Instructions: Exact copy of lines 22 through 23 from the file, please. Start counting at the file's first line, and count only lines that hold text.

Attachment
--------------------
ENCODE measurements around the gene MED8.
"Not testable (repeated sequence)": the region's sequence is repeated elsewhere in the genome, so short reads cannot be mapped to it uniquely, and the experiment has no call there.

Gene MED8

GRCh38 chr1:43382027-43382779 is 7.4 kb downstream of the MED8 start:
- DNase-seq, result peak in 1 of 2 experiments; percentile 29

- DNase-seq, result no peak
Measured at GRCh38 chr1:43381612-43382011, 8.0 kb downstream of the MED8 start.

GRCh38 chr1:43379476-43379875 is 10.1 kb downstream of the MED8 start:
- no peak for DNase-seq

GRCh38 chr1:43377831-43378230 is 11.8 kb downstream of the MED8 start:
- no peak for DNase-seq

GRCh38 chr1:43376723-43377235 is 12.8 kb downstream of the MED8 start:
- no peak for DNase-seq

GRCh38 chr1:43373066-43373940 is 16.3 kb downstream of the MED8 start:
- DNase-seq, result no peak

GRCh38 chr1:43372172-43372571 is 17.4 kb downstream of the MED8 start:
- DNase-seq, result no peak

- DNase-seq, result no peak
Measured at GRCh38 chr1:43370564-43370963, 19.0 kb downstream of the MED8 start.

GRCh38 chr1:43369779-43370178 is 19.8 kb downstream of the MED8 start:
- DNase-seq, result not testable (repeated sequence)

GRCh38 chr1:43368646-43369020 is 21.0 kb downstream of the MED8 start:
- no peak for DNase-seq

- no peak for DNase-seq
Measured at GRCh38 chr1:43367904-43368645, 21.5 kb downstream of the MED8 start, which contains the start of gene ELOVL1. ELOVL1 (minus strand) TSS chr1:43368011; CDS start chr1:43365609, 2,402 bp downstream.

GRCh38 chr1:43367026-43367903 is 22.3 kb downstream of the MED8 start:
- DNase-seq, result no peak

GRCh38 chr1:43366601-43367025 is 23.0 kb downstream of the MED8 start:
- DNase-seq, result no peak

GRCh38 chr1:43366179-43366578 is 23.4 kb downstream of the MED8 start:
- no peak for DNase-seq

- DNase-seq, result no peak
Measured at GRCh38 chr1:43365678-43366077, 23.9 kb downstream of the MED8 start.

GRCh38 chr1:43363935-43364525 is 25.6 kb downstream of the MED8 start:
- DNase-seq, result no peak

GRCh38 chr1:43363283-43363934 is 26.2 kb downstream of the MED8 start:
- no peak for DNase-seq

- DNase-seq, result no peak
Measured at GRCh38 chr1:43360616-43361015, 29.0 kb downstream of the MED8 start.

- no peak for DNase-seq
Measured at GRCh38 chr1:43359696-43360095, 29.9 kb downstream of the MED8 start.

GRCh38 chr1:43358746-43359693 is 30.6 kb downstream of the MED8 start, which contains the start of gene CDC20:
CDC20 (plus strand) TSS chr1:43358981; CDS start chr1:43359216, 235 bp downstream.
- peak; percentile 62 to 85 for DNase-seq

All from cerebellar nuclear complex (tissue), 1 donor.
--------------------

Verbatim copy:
GRCh38 chr1:43368646-43369020 is 21.0 kb downstream of the MED8 start:
- no peak for DNase-seq